A clinical psychologist administeredthe SB-V. Two children from the study group and 5 children from the control group with total IQs below 80 were excluded from the study. The remaining children were subjected to further evaluation on a different day to avoid the possibility of different carry-over effects between the ADHD and control groups. Parents were interviewed with the use of the K-SADS-PL by a child and adolescent psychiatrist other than the one who carried out the first evaluation to confirm the presence or absence of ADHD diagnosis and other psychiatric disorders. A sociodemographic data form was completed by the same psychiatrist during the parent interview. The children were allowed to spend time in a playroom and were interviewed after their parents by the same psychiatrist. Stuttering and somatoform disorders were questioned additionally. Parents were asked to fill out the BRIEF-P and the CPRS-R/S. The K-CPT was administered to the children in a quiet room. The short practice test included in the software was used before the administration of the full test to make sure the instructions were fully understood. A one-warning approach was used in cases in which the child deviated from the task; if the deviation continued, no further prompts were given. Two children from the ADHD group and 3 children from the control group were excluded from the study for not being able follow through in the K-CPT. Institutional review and approval were obtained from the Ethics Committee. All parents gave a written informed consent, and the children agreed to participate in the study.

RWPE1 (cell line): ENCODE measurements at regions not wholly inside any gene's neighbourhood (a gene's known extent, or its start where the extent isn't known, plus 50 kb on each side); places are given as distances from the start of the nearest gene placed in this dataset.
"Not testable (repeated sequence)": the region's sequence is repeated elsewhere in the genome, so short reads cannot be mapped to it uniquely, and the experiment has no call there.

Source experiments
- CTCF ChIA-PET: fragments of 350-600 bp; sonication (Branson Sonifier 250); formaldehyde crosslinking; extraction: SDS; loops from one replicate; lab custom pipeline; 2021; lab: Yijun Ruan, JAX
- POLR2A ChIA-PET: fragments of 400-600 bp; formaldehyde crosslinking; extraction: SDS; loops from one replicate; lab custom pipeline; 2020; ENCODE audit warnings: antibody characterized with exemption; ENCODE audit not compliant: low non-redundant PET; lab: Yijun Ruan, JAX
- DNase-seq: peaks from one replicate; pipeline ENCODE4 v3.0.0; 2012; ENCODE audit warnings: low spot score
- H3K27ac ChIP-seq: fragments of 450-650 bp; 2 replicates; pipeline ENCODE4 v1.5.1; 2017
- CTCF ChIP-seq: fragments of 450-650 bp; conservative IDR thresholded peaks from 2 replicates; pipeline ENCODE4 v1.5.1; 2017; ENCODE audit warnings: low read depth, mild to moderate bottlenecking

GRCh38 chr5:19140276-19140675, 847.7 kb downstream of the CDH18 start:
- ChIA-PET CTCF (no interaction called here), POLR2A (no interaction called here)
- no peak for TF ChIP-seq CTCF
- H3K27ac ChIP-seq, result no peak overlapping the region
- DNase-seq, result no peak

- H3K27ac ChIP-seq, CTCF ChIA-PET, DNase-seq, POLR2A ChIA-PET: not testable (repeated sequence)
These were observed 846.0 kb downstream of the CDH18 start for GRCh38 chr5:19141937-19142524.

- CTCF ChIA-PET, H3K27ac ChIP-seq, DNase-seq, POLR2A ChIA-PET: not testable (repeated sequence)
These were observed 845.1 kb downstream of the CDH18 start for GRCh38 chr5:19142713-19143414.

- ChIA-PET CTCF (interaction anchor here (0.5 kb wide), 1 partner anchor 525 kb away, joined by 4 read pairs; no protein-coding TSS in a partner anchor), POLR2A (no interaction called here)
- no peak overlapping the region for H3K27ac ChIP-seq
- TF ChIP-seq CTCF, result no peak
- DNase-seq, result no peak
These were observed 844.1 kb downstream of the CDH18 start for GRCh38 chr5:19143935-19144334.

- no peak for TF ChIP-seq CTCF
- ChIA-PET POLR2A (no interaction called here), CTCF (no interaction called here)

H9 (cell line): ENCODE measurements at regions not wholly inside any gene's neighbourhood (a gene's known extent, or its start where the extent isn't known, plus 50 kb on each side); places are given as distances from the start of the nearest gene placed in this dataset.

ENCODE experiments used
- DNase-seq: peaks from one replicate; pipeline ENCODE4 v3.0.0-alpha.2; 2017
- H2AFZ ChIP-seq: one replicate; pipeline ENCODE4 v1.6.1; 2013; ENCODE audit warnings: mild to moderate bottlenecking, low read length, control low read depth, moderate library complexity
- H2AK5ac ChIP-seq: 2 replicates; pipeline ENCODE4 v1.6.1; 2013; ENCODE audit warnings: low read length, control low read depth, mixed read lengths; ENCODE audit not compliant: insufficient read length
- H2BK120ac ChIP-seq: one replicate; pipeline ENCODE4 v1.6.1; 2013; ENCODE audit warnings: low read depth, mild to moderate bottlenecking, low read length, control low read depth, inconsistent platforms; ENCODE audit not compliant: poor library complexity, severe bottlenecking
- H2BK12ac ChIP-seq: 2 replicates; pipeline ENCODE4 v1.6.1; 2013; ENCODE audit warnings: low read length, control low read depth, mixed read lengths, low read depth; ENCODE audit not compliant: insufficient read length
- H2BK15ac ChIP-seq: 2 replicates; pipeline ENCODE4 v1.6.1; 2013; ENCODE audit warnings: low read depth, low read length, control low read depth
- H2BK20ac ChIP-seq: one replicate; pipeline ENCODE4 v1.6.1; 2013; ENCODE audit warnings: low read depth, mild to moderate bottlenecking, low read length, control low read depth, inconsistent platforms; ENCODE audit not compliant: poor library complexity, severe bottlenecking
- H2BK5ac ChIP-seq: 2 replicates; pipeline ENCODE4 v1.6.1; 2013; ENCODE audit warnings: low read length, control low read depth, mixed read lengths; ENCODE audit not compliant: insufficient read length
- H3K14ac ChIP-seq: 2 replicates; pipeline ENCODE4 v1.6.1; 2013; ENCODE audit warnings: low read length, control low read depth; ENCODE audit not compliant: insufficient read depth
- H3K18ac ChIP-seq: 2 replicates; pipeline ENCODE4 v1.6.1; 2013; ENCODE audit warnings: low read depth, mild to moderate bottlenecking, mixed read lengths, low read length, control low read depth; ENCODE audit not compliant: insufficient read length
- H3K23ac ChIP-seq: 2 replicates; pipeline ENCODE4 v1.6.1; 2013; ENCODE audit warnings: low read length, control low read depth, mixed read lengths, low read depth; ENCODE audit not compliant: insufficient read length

Statistical analysis